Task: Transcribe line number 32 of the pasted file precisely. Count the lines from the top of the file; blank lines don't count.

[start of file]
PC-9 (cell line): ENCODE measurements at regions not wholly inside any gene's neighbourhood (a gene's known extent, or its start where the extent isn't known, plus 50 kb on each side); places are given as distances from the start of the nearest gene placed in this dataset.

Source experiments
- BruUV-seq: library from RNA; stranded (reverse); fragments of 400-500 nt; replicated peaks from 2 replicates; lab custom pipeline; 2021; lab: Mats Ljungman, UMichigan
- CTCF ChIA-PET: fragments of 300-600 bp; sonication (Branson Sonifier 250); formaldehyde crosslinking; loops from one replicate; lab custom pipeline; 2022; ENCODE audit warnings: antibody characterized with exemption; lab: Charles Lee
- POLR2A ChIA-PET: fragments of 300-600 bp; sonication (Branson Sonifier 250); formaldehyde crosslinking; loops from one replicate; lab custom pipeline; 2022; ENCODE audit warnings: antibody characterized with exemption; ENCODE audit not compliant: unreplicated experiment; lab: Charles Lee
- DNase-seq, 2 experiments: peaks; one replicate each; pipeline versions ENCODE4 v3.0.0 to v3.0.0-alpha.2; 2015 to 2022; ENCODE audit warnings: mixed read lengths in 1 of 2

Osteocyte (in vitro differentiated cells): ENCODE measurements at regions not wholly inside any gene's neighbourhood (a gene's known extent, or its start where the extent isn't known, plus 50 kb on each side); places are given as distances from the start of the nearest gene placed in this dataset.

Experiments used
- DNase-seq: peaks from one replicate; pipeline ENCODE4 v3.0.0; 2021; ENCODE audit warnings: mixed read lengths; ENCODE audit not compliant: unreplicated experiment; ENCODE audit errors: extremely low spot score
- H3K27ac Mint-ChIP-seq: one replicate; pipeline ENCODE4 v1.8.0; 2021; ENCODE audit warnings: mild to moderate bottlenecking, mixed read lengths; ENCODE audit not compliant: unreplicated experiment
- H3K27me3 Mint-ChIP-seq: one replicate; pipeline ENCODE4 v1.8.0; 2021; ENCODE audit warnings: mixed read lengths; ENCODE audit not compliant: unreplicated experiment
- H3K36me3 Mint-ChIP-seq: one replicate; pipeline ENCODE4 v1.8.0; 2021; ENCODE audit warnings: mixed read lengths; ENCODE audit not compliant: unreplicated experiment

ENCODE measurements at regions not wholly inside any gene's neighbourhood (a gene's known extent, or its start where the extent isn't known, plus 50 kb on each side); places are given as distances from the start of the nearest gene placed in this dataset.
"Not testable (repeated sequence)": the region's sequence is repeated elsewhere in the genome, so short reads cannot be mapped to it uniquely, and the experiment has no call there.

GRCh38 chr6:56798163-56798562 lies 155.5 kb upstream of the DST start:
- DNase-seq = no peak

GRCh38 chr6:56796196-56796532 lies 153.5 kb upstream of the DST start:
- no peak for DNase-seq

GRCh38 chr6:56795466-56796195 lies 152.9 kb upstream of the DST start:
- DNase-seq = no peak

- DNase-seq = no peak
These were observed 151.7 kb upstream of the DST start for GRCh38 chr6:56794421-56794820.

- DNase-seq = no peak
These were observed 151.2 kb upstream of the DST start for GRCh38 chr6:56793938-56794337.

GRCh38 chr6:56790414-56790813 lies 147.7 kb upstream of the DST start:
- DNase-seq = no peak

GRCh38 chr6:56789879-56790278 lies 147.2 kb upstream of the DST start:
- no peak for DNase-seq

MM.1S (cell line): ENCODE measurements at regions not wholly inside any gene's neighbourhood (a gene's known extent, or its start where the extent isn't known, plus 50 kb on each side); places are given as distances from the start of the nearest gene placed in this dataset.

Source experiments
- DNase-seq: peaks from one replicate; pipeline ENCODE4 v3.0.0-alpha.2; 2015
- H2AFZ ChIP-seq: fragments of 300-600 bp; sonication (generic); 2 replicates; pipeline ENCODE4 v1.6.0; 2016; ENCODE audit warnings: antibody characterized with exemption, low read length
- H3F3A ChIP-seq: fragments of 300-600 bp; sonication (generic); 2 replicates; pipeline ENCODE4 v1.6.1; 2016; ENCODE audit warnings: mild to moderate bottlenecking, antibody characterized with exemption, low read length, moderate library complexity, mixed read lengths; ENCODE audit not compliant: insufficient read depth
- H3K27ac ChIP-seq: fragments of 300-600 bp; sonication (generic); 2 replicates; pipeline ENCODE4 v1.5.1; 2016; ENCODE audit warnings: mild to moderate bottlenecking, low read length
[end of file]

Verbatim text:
- H2AFZ ChIP-seq: fragments of 300-600 bp; sonication (generic); 2 replicates; pipeline ENCODE4 v1.6.0; 2016; ENCODE audit warnings: antibody characterized with exemption, low read length